This past school year, I was fortunate enough to have worked and studied in Paris, France. I managed to land a teaching assistant position just outside of the city and enrolled in Paris X, one of the city’s many universities. After finishing up my first semester, I opted not to return for my second in favor of having more time to devote towards a internship. It was quite the shock to me to see how many internships wanted an intern there full time, but I couldn’t pass up an opportunity to gain valuable work experience in one of Europe’s largest cities.
After months of countless CV’s, cover letters written in French, interviews and follow-ups, I couldn’t land squat. I was told I didn’t have enough experience more than a few times, and I thought to myself, “how can I get intern experience without first interning?” Then I came across a posting on this site for on open position for a native English speaking marketing/advertising intern at Kiwapp, a fairly young French start-up. My work visa was almost up but I decided to apply anyways. And low and behold, two weeks later I was scrambling to get the needed signatures and approval to extend my visa; I landed the internship.
I must admit, being that this was my first real internship, I was pretty nervous and didn’t know what to quite expect from it. Yeah, I read through the outlined duties and tasks, but I never actually performed these tasks in the real world, only as in-class assignments or homework. This time, my work wouldn’t be graded on a simple grading scale but rather measured by its real world performance. And being that this was a start-up, there would be no training session; I was expected to hit the ground running and start contributing. This is why I recommend to anyone looking for internships to look into start-ups.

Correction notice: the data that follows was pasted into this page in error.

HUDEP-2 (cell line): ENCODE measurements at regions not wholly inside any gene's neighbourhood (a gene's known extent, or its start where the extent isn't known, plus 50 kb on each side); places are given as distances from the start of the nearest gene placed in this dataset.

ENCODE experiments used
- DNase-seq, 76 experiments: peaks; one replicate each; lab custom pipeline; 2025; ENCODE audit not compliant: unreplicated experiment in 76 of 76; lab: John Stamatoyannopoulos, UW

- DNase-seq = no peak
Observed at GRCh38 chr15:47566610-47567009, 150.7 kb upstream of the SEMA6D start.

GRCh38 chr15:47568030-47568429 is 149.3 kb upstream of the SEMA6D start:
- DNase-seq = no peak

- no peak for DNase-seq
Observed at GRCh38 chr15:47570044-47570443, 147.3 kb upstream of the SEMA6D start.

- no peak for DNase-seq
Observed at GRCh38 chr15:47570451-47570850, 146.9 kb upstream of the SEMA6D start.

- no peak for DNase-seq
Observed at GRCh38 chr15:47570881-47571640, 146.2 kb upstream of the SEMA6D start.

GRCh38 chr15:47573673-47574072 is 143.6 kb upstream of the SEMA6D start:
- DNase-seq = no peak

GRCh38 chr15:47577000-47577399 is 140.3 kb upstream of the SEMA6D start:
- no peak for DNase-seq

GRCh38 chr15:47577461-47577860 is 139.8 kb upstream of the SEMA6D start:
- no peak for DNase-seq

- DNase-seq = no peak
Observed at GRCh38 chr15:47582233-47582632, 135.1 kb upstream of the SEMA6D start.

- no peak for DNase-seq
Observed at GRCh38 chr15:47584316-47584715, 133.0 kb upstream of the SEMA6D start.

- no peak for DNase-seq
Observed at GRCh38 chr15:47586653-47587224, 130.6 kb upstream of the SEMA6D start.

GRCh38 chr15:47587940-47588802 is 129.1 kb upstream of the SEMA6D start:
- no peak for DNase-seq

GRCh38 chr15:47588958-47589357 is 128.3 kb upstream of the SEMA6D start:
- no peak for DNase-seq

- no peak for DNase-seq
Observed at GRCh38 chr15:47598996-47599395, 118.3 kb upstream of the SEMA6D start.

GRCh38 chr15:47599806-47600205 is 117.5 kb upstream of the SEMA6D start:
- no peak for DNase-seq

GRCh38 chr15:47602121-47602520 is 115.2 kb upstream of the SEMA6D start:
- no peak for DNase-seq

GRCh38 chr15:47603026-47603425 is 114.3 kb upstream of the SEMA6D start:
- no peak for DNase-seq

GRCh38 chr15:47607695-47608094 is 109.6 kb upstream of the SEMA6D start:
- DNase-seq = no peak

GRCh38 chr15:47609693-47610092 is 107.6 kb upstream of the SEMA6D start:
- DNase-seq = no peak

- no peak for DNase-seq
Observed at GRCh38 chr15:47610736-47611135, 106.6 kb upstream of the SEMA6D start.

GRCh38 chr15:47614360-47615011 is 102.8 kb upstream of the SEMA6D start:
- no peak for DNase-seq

Start-ups a great place to intern because they expect you to start contributing immediately. I know a lot of you might be turned off by the low to non-existing pay that usually comes with start-up internships, and I feel you. I was lucky enough to have interned in Paris, where employers must pay interns a set minimum wage, but that fell far short of covering my living expenses, so I taught English on the side. But that’s aside from the point I wish to make. Start-ups employ interns because we are a form of cheap but skilled labor, and it works out to be beneficial on both ends. The start-up gets a qualified employee, and the intern finally gets a chance to put their skills to real use.
At my internship, I wasn’t doing office work or fetching coffee. Instead, I was put in charge of writing the company’s entire English copy text, including their blogs, newsletters, and product descriptions. I even sat in on and contributed to meetings with the marketing manager and the CEO, talking over possible company slogans and marketing direction. I wasn’t just some intern in a corner; I was an actively contributing member to the team. My manager was more of a colleague than a manager and regularly asked for my opinion on marketing projects. Yes, I was pretty much at the bottom of the food chain, but not once did I ever feel that way because of the actual work I was doing. I could see my exact words appear on monthly newsletters, and I can still see my words appear on the company’s site. But the best part, for me at least, wasn’t so much the on-hands experience I got, which is undoubtedly valuable, but the camaraderie.
There were at most thirty people working in that office, and everyone not only knew everyone but hung out as well. I had direct contact with the sales and acquisition team. I sat behind our mac developers and programmers, and the android team was right behind them. We all would go to the cantina for lunch and talk about the latest Game of Thrones episode. Once the World Cup rolled around, we would go and watch the matches, sometimes even in the office, after hours of course. I actually wanted to be there. From my experience, the mixture of hands-on meaningful work and camaraderie are why I recommend to anyone to do at least one internship with a start-up.